The second cover is that great rocker, Dizzy Miss Lizzy. Although written and recorded by Larry Williams in 1958, it’s the cover by The Beatles in 1965 that most people remember. That version relied heavily on overdubs whereas the original was more of a twelve-bar boogie. This version is sort of a cross with some heavy guitar resembling the Beatles version, even with some of the high pitched wails in the background. Not a bad cover, but not as good as some of the other songs on the album.
The Waydown Wailers get back to their originals with the next song, Every Passing Mile. This one has a nice driving beat and a completely different sound than any of the other songs on the album, and some excellent guitar work and vocal harmonies. Kind of laid back and mellow. They stay in the land of the mellow for the country tinged Somewhere In The Middle. With a title like that, you know this is not a song of revolution or even rocking the boat, but it is the middle path that will get you through life more peacefully.
The next song features some gravelly vocals, I’m On The Hunt. This one is pure attitude with a dangerous edge. The lyrics are fairly simple but they are sung over keys and heavy bass that drive the song home. They go backwoods country on the follow up number, State Of The Union – Remix, that again delivers a lot of attitude and it’s the complete opposite of Somewhere In The Middle. This one is all about taking action to take back the country.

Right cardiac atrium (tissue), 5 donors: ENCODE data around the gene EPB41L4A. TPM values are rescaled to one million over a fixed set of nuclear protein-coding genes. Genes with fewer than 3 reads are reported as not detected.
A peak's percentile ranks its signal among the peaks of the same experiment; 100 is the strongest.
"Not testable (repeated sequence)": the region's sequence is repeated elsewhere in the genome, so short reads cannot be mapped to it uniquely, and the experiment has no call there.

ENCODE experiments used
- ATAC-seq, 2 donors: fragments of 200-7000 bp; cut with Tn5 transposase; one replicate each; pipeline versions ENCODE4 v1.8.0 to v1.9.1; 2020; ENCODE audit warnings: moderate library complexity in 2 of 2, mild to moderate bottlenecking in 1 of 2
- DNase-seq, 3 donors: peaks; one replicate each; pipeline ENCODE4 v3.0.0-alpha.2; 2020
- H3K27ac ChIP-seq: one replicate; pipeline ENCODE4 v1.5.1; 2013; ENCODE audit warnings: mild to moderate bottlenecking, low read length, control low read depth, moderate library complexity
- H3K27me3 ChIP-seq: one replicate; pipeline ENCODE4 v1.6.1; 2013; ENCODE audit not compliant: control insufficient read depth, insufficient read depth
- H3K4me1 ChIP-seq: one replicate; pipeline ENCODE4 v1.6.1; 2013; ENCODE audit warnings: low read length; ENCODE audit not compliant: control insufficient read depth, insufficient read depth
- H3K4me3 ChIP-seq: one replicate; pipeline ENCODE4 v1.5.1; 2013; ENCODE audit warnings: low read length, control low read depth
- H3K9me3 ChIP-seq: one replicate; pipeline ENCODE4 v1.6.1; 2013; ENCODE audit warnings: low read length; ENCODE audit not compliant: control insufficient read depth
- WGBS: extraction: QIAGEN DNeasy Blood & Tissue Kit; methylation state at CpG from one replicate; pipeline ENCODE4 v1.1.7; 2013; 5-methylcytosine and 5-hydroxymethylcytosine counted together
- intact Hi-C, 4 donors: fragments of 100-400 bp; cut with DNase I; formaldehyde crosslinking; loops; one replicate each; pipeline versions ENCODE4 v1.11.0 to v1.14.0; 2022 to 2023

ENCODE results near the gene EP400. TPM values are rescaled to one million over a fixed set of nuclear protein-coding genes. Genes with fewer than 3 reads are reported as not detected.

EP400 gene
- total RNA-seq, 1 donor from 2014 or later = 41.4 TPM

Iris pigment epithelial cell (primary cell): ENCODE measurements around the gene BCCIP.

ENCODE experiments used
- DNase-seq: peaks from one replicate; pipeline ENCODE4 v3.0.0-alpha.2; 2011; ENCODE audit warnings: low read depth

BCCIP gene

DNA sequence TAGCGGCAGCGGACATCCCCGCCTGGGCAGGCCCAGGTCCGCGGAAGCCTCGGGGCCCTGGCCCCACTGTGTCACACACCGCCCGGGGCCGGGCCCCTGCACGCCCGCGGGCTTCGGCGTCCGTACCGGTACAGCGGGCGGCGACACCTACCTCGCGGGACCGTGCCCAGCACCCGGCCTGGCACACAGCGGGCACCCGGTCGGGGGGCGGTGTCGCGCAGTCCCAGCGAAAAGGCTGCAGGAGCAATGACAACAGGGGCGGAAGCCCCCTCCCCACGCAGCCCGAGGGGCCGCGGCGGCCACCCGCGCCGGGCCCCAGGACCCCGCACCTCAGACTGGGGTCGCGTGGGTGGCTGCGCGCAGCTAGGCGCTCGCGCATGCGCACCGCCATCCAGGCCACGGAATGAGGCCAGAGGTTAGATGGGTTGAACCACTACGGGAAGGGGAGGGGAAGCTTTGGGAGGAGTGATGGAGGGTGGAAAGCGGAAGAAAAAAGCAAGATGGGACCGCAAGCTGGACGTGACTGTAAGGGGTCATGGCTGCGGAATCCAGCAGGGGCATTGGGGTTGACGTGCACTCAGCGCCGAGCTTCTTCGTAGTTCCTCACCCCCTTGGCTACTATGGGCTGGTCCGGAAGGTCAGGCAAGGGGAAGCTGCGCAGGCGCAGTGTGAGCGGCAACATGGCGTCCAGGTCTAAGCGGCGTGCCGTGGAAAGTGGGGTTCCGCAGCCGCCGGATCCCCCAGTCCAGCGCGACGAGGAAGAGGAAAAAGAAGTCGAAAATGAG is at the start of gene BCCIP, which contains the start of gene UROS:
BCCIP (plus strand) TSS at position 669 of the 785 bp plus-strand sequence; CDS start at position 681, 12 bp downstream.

The last song on the album is also their last cover, Roger McGuinn and Jacques Levy’s Lover Of The Bayou. Originally performed by the Byrds and recently covered by Mudcrutch, the Waydown Wailers add their own juju to the song. It’s a decent cover although more for the Americana/Roots fans than blues fans.
I enjoyed listening to the Waydown Wailers very much and will be playing several of their songs on upcoming shows. Backland Blues is a solid addition to any blues lover’s library, especially those that like their blues with a side of rock. Be sure to look for them on their website where you can find out more about this release and their live shows. If you catch them on the road, be sure to drop me a line and tell me how you liked it.

Sunday, July 29, 2018

Sunday Round Up ~~ July 29, 2018